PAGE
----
US Pushing UAE to dump Chinese Huawei

TEHRAN, Jun. 11 (MNA) – The Biden administration is pressing the United Arab Emirates to remove Huawei Technologies Co. from its telecommunications network.

The Biden administration is pressing the United Arab Emirates to remove Huawei Technologies Co. from its telecommunications network and take other steps to distance itself from China, raising the risk that the country’s purchase of some $23 billion in F-35 jets and drones may be at stake, people familiar with the matter said, Bloomberg reported.

The US is asking the UAE to remove Huawei equipment from its networks within the next four years -- before it’s scheduled to get the F-35 in 2026 or 2027 -- but Emirati officials have countered that they’d need longer plus an alternative that’s as affordable, according to three of the people, who spoke on condition of anonymity to discuss private negotiations. The conversations have turned in part on the feasibility of obtaining alternative equipment from Samsung Electronics Co., Ericsson AB, or Nokia Oyj.

The dispute over the UAE’s use of Huawei has simmered since the Trump administration when US officials unsuccessfully tried to persuade the Emirates -- a crucial ally in a turbulent region -- to reverse a push for a stronger military and economic ties with China, which is seeking increased influence in the Middle East.

Several people familiar with the situation said Trump administration officials had initially persuaded Emirati officials to replace Huawei and preempt any Chinese plans for bases in the region. But the Emiratis insisted on more ambiguous language in a deal that was concluded in the waning hours of Donald Trump’s presidency.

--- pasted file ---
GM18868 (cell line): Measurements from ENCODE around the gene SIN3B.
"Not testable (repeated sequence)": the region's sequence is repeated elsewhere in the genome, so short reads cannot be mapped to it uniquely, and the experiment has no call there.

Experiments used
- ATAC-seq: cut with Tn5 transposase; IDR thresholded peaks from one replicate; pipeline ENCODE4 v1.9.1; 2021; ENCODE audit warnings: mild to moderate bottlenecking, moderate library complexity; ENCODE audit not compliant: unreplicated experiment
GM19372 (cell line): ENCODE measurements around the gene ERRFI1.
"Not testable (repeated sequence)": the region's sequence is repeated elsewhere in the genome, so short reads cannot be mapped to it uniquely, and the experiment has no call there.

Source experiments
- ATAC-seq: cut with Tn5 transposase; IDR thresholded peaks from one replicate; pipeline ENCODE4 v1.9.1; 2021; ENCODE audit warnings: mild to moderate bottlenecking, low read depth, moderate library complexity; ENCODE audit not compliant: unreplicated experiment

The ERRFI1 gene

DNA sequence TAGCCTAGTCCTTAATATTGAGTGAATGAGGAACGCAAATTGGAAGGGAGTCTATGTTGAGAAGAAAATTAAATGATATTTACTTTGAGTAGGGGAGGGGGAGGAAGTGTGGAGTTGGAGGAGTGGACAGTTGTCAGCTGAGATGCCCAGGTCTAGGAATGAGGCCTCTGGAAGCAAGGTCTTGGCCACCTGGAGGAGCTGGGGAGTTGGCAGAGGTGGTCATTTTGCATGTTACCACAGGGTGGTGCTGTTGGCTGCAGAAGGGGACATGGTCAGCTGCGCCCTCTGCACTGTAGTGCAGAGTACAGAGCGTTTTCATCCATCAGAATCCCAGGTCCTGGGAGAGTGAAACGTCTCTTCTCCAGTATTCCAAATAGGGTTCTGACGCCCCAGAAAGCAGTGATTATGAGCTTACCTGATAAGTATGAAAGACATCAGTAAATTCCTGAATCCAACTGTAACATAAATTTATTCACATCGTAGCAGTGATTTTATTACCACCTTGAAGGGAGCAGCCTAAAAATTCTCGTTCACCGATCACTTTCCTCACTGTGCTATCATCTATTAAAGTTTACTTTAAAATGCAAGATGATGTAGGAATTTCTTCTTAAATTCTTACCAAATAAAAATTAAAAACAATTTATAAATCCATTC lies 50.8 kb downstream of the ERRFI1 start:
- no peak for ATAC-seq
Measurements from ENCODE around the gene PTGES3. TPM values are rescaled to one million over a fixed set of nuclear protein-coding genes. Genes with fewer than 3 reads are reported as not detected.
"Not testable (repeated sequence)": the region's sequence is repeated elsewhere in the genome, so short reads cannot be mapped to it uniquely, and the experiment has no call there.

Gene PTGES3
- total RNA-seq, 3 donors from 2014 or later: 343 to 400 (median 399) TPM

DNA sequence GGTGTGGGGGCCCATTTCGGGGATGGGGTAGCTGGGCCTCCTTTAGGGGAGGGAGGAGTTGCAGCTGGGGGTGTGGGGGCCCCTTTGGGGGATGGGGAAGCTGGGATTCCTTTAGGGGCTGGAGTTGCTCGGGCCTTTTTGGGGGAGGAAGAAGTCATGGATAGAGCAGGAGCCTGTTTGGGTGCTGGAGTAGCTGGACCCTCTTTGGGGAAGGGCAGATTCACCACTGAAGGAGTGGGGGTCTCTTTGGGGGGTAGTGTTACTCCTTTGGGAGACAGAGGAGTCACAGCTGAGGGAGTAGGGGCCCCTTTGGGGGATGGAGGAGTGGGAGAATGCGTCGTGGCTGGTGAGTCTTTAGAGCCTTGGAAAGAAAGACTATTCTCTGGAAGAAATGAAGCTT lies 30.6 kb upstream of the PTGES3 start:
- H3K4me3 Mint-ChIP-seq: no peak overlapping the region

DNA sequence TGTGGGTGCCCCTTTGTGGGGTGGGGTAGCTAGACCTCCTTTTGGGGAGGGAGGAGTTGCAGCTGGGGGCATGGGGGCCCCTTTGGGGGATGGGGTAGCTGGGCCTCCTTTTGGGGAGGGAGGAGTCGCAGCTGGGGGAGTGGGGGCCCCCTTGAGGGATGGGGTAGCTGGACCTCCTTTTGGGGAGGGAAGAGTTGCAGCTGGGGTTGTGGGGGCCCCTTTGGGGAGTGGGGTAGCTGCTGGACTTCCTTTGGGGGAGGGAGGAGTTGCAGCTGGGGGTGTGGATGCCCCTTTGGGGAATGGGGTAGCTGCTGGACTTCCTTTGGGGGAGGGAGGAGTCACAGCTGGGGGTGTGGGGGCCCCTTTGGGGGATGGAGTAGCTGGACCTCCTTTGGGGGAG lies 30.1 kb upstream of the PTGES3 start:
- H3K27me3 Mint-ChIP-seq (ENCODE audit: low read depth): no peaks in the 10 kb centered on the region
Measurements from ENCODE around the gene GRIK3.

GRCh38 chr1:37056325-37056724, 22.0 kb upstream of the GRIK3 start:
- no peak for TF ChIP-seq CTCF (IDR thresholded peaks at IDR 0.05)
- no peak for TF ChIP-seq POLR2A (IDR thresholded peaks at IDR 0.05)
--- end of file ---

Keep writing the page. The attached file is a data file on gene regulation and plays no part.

President Joe Biden announced a review of the F-35 sale when he came into office. The sale is proceeding for now, but people familiar with the matter said the differences over what the US and UAE agreed to -- on Huawei and other concerns about Chinese technology -- are sufficiently serious that there’s still no guarantee the Emirates will ever get the advanced fighter jet made by Lockheed Martin Corp.

The situation provides an early indication that the Biden administration will pursue the Trump team’s effort to press allies to ban Huawei, China’s biggest tech firm, from new 5G systems on the argument that the equipment could be used to spy for the Chinese government. China has denied that’s a possibility.

US officials declined to say publicly if they had demanded that UAE remove and replace Huawei.

A person familiar with the UAE negotiating position, who asked not to be identified discussing private deliberations, said the country understands the importance of protecting sensitive technology. The person said the talks have made good progress and there’s plenty of time to work out the technical details.

China’s Foreign Ministry said in a statement that “we share the view that China-UAE cooperation serves the common interests of both sides and benefits the two peoples” and that “it has nothing to do with and does not tolerate interference by third parties.”


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